Image: NASA/JPL-Caltech/T. Pyle
By Duncan Geere, Wired UK
Astronomers have published a study revealing that NASA’s exoplanet-hunting Kepler telescope has spotted two planets orbiting two suns for the first time.
The find proves that circumbinary planetary systems can not only form in, but continue to withstand, the intense pressures exerted by a binary star system — until now, astronomers had only been able to identify binary star systems with one planet in orbit, a find that was confirmed in 2011 when Kepler-16b was spotted.
“The presence of a full-fledged circumbinary planetary system orbiting Kepler-47 is an amazing discovery,” commented Greg Laughlin, professor of astrophysics and planetary science at the University of California, in a press release. “These planets are very difficult to form using the currently accepted paradigm, and I believe that theorists, myself included, will be going back to the drawing board to try to improve our understanding of how planets are assembled in dusty circumbinary disks.”
Circumbinary planets only came to light in the last two decades, with several discoveries being flagged up ahead of Kepler’s 2011 confirmation. Until then, Luke Skywalker’s home planet Tatooine in the Star Wars films was the most famous example of a circumbinary planet. Just one planet orbiting a binary system is an impressive feat, considering the dynamics of the gravitational pull being exercised by two stars orbiting one another. Astronomers have theorised that more often than not, the complex gravitational system would result in young planets being forced out or cause planetary collisions.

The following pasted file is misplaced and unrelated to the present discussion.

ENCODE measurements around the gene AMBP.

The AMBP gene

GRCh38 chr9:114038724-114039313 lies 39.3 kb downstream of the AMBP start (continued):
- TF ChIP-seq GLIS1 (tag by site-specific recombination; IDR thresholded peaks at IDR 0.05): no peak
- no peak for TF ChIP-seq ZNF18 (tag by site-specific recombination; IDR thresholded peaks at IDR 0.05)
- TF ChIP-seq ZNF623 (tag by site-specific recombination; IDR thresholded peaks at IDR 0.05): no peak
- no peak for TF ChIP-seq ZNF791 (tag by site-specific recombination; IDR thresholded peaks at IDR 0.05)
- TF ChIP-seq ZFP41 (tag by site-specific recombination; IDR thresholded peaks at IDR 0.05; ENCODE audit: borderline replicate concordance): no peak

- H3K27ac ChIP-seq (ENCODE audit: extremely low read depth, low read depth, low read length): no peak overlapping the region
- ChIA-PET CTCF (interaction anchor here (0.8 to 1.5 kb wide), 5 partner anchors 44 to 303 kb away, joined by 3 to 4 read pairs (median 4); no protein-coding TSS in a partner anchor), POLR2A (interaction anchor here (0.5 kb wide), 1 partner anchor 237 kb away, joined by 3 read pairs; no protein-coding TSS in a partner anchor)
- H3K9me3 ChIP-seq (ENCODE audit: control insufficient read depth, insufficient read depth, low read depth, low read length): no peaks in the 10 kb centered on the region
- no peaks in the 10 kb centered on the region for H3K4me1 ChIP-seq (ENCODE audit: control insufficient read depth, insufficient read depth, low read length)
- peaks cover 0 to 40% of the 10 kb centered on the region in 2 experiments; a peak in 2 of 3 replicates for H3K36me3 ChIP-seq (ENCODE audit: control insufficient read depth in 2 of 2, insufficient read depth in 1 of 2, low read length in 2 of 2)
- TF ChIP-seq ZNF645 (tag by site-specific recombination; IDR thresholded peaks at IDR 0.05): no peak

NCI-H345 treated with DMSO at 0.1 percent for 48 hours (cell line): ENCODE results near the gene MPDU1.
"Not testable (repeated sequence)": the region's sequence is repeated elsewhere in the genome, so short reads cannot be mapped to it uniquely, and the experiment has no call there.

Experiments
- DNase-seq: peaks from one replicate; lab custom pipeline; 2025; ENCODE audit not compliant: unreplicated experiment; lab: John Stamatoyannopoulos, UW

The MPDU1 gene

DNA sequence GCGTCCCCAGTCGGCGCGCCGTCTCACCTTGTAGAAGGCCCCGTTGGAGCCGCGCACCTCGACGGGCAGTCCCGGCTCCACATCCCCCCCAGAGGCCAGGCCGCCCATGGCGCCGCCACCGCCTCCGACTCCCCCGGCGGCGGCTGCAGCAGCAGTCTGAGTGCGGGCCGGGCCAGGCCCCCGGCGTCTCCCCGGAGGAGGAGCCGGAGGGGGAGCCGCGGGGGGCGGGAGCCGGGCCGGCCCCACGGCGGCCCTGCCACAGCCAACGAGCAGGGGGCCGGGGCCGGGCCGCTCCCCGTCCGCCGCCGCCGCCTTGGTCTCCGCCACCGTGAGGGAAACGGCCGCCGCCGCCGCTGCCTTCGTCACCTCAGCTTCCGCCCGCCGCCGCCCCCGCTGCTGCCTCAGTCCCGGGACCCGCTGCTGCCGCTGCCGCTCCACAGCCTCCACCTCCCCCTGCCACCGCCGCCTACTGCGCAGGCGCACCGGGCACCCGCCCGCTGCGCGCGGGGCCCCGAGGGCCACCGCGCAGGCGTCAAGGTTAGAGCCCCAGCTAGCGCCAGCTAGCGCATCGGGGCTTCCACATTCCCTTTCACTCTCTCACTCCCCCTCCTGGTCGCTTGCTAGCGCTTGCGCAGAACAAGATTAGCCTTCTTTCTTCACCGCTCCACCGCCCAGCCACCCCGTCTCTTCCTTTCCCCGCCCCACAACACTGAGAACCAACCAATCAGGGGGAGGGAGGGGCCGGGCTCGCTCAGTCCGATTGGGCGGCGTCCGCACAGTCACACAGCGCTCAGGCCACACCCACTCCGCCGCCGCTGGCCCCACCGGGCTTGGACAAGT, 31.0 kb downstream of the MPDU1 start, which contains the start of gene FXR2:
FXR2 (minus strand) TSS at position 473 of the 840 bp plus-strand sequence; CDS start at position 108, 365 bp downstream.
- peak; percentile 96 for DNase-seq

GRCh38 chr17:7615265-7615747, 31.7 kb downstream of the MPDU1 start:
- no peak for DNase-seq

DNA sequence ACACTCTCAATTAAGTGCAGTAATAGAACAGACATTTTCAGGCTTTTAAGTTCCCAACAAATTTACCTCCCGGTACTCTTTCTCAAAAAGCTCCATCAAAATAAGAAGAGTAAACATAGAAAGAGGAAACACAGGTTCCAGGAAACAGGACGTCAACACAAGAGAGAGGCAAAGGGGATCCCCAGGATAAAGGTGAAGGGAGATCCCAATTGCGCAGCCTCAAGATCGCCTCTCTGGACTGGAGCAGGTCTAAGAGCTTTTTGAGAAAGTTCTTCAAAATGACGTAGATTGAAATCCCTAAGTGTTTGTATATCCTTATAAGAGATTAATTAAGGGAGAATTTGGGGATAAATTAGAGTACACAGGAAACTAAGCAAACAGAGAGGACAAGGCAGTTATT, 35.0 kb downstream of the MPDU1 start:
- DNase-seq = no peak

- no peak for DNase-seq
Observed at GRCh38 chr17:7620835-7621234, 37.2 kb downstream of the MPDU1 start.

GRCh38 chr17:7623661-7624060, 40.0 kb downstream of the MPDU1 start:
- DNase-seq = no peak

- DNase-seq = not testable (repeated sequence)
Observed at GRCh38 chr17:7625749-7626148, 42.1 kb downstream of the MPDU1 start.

According to the study, published in the journal Science, the two planets — Kepler-47b and Kepler-47c — have most likely thrived because of their relatively small size, their mass being affected by the binary system they grew up in.
“In contrast to a single planet orbiting a single star, the planet in a circumbinary system must transit a ‘moving target.’ As a consequence, time intervals between the transits and their durations can vary substantially, sometimes short, other times long,” explained Jerome Orosz, a professor of astronomy and lead author of the paper, in the press release. “The intervals were the telltale sign these planets are in circumbinary orbits.”
Nearly 5,000 light-years from Earth, located in the Cygnus constellation, inner planet Kepler-47b orbits its stars in just under 50 days and is presumed to be a hostile environment with a searing hot surface. It has a radius three times that of Earth’s, which makes it the smallest ever circumbinary planet identified. Outer planet Kepler-47c has a radius 4.6 times that of Earth’s and orbits the binary stars every 303 days.
Like Earth, that distance puts it in the habitable zone where liquid water could potentially exist, though its likely Kepler-47c is an inhospitable gaseous planet surrounded by thick clouds. “While the outer planet is probably a gas giant planet and thus not suitable for life, large moons, if present, would be interesting worlds to investigate as they could potentially harbour life,” commented Orosz’ colleague and co-author William Welsh in another press release.
The binary stars, which orbit one another every 7.45 days, also differ vastly in size, with one around the same size as our Sun but 84 percent as bright and the other a third of the size of our Sun and one percent as bright.
Despite the planets both being considered inhospitable, the existence of a full circumbinary planetary system proves that there are even more possibilities for the existence of life in the universe, and that Kepler truly has its work cut out for it — Nasa’s phones are presumably ringing off the hook with Star Wars fans hoping the next find will be of a hospitable circumbinary planet with a scenic view of its two suns.
Thanks to: http://www.ascensionwithearth.com